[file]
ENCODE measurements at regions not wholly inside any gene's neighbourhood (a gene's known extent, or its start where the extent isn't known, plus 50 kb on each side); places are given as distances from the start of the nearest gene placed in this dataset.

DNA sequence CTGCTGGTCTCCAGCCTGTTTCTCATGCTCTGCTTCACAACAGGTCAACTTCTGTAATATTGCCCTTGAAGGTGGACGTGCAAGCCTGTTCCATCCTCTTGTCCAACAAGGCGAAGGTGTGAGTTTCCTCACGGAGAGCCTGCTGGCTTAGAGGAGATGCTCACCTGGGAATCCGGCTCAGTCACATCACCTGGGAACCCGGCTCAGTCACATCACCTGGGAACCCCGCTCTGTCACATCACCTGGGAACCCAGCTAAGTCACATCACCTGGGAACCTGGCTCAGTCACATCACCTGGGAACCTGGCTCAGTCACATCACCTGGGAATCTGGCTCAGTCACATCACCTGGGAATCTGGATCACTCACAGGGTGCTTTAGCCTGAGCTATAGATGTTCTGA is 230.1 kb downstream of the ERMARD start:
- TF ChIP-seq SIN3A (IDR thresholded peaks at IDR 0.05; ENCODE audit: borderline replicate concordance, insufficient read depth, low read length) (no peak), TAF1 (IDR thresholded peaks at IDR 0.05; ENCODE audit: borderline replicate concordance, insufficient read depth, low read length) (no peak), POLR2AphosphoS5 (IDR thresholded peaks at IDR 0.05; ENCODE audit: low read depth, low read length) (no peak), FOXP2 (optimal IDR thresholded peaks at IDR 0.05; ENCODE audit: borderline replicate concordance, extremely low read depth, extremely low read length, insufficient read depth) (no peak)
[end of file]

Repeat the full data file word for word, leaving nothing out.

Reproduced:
ENCODE measurements at regions not wholly inside any gene's neighbourhood (a gene's known extent, or its start where the extent isn't known, plus 50 kb on each side); places are given as distances from the start of the nearest gene placed in this dataset.

DNA sequence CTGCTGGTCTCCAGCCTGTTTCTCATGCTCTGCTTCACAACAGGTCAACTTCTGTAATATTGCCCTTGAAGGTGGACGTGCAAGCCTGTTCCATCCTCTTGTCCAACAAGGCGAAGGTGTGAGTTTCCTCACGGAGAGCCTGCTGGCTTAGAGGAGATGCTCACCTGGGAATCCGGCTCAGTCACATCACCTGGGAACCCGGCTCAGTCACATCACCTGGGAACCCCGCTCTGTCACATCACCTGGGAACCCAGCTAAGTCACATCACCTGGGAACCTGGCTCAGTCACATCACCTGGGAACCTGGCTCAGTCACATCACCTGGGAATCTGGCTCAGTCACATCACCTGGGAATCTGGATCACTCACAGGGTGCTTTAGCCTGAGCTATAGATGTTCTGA is 230.1 kb downstream of the ERMARD start:
- TF ChIP-seq SIN3A (IDR thresholded peaks at IDR 0.05; ENCODE audit: borderline replicate concordance, insufficient read depth, low read length) (no peak), TAF1 (IDR thresholded peaks at IDR 0.05; ENCODE audit: borderline replicate concordance, insufficient read depth, low read length) (no peak), POLR2AphosphoS5 (IDR thresholded peaks at IDR 0.05; ENCODE audit: low read depth, low read length) (no peak), FOXP2 (optimal IDR thresholded peaks at IDR 0.05; ENCODE audit: borderline replicate concordance, extremely low read depth, extremely low read length, insufficient read depth) (no peak)